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Traffic - Far From Home CD (album) cover

FAR FROM HOME

Traffic

 

Eclectic Prog

3.07 | 53 ratings

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ClemofNazareth
Special Collaborator
Prog Folk Researcher
2 stars I have mixed feelings about this album, the only studio release from 'Traffic' in the thirty-five years since they disbanded in 1975. A well-produced reunion album is a plus, but I say 'Traffic' in quotes because the lineup includes only Steve Winwood and Jim Capaldi from the original group (Dave Mason wasn't asked to participate and Chris Wood had succumbed to personal demons in 1983).

Stylistically the disc reminds me an awful lot of Moody Blues' 'Long Distance Voyager', Jethro Tull's 'The Broadsword and the Beast', Santana's 'Shango', and even Yes 'Big Generator'. Not that the bands sound much alike, but because in the case of each of those records the label took the approach of corralling together remnants of a once great band and wrapped snippets of their sound inside rather simple rhythms, shallow and repetitive lyrics, and slick studio production. The result is a collection of songs that may fool the casual listener, but will leave serious progressive music fans feeling slightly disappointed and maybe even a bit violated.

This really sounds more like a Steve Winwood solo album than a Traffic one, and particularly noticeable is Chris Wood's absence and his comfortable saxophone and keyboard contributions to the music. The group attempts to make up for this with little tidbits like Davy Spillane's Uilleann pipes to open "Holy Ground" and Winwood's extensive keyboard contributions including a few spots where he layers his own vocals with synth and piano (also on "Holy Ground" as well as the organ-heavy "Mozambique"); but in the end I'm not convinced.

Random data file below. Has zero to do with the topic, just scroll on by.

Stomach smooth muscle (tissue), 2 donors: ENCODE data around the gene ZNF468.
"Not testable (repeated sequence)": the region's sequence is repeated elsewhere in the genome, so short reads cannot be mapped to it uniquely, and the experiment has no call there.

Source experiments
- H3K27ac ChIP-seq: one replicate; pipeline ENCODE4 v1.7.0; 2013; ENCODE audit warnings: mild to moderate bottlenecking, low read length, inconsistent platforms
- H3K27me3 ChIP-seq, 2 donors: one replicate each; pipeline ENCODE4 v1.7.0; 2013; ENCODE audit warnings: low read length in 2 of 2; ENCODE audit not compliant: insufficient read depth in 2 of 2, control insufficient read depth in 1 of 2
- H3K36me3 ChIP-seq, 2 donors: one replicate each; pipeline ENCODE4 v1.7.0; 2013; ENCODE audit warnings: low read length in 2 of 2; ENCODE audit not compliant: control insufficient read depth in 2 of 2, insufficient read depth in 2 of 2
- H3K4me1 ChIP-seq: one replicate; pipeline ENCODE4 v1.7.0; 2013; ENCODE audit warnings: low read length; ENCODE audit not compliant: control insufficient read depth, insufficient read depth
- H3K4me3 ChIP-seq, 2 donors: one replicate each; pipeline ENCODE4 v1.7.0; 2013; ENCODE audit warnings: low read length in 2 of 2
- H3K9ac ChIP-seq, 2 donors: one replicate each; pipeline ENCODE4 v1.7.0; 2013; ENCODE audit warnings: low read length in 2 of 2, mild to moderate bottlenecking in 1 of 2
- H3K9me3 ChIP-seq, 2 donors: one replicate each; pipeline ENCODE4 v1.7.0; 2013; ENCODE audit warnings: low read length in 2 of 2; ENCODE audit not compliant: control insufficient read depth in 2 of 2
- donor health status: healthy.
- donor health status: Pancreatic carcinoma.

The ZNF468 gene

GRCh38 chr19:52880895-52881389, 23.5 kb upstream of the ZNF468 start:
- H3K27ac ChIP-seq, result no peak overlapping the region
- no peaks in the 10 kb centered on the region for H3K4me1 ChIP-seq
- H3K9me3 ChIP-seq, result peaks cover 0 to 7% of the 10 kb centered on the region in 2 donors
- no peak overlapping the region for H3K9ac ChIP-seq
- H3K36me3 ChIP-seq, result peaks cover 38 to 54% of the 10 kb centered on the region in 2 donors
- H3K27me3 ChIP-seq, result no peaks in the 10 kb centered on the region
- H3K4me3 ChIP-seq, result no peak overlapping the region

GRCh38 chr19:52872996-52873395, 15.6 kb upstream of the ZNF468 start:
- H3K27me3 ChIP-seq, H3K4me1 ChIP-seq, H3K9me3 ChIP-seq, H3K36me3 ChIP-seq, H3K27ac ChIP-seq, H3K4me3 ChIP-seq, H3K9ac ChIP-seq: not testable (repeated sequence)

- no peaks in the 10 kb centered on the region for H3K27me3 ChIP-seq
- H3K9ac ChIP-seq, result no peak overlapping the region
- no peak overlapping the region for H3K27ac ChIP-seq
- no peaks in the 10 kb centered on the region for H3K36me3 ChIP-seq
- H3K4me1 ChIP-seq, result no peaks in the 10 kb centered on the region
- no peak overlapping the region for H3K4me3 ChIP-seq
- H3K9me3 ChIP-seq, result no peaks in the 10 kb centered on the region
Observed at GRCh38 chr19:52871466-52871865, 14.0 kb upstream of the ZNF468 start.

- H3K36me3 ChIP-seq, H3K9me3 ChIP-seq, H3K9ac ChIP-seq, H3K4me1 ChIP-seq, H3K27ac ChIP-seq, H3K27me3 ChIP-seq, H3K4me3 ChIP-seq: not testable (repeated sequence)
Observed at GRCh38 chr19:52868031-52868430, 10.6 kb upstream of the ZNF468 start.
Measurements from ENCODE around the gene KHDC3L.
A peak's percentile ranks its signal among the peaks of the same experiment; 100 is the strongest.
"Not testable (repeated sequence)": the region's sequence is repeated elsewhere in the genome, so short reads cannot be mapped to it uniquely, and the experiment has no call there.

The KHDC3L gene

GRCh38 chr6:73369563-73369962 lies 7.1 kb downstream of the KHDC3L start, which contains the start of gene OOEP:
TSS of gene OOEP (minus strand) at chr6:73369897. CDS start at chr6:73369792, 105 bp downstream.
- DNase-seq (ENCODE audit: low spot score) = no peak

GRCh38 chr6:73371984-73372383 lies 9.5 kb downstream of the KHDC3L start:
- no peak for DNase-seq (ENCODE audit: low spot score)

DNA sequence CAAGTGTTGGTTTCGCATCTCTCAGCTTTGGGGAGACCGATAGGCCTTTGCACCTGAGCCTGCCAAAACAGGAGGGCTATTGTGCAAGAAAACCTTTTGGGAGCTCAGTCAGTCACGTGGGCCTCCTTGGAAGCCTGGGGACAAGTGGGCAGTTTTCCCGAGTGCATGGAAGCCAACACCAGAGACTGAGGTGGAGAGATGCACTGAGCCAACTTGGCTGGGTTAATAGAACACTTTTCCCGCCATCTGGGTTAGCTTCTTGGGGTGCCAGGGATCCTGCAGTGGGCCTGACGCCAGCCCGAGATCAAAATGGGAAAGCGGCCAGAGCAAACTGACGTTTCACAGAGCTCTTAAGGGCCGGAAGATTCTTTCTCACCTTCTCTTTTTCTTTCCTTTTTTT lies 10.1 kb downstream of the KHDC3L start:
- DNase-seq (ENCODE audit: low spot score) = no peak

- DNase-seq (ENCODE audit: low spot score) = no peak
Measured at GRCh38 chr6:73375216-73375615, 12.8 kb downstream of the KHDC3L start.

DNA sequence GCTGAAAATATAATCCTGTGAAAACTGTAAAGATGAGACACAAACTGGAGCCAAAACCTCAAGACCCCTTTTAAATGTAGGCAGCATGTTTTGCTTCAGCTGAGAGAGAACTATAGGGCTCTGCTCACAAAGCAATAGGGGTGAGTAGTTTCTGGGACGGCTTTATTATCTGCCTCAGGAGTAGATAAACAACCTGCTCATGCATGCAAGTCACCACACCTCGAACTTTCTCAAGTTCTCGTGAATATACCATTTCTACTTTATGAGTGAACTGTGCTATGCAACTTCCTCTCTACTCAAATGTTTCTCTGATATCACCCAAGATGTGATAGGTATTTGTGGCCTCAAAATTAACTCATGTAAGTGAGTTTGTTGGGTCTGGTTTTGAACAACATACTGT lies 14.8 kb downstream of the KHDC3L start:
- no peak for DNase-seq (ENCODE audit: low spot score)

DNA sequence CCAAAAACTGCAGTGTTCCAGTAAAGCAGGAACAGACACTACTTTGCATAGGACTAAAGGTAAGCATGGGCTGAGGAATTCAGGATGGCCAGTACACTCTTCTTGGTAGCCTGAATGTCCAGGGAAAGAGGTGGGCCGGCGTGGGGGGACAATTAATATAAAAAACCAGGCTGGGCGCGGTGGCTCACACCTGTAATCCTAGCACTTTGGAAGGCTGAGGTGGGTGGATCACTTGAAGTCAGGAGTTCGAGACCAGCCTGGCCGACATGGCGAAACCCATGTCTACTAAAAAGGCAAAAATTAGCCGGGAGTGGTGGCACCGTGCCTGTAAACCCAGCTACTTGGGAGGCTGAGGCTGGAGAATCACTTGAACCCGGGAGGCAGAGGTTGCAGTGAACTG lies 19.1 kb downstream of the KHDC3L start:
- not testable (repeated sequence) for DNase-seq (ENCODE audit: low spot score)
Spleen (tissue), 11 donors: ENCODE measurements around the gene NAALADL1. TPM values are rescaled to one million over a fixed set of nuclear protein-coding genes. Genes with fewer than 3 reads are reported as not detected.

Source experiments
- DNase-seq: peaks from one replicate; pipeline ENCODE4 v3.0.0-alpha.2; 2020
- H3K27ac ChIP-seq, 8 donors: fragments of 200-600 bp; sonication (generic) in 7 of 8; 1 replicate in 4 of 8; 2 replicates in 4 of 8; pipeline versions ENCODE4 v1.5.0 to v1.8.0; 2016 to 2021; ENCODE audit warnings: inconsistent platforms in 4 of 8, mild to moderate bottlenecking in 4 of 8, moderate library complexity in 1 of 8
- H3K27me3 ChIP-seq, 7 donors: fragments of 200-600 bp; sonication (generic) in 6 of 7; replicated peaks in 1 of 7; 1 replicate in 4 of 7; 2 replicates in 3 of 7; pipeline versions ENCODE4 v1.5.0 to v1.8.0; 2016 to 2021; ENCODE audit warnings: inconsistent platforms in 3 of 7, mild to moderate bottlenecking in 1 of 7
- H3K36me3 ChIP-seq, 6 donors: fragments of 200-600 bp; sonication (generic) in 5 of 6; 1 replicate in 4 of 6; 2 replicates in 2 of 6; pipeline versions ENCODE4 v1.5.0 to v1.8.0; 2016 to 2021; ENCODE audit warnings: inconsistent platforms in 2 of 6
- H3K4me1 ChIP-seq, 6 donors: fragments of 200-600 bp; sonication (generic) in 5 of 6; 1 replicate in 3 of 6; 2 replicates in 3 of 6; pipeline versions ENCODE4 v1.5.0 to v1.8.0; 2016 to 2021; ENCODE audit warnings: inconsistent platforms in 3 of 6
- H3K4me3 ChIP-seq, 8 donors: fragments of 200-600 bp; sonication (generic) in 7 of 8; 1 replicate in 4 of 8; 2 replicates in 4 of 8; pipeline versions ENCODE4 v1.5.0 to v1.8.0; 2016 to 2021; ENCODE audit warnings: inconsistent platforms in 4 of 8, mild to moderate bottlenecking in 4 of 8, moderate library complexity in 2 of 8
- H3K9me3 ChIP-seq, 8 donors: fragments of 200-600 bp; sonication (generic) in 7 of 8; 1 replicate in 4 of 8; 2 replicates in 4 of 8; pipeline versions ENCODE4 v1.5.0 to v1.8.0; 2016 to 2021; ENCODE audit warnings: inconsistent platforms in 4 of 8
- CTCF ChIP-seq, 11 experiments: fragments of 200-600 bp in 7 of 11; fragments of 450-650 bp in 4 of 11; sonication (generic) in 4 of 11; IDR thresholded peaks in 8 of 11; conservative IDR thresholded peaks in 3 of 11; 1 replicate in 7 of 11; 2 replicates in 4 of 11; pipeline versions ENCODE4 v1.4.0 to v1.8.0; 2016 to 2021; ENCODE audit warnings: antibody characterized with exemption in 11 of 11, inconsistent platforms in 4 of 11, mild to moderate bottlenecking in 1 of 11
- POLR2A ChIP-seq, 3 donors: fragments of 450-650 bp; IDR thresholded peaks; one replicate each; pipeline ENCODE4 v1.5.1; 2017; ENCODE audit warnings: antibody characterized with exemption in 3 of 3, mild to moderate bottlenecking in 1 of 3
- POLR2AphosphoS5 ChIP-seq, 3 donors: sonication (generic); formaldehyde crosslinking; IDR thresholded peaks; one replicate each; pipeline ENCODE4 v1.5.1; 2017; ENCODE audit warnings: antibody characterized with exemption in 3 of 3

As a whole the album is done in by an over-abundance of repetitive and insipid lyrics along with an almost complete lack of spontaneity or character beyond possibly the energy of the instrumental "Mozambique" and the opening punch of the 'geez-I-hope-this-becomes-a- single' "Riding High". I wish I could say more good things about these songs because I am a die-hard Traffic fan and would have loved for their brief reunion to have rekindled the magic of the early seventies, or even to have sparked some new kind of magic. That was not to be, and the group (er, 'duo') faded into obscurity again shortly after this release. Sadly Capaldi would be taken by cancer in 2005 so this is as close as the band would ever come to reigniting old flames or creating new ones.

I can't recommend this record very highly. The music is technically well-done and Winwood's guitar/keyboard playing and singing are as good as anything he's done solo; but there's not much beyond a few carefully placed riffs and keyboard progressions to remind you much of what the group was capable of. Most disappointing is the lack of anything approaching meaty lyrics. If you're a nostalgia nut or someone who was introduced to the old progressive music greats through their 80s & 90s 'comeback' albums then you might find this record somewhat appealing; otherwise I'd recommend taking a pass and flipping a few discs back in the stack to find some of their earlier works. Two stars (out of five).

peace

ClemofNazareth | 2/5 |

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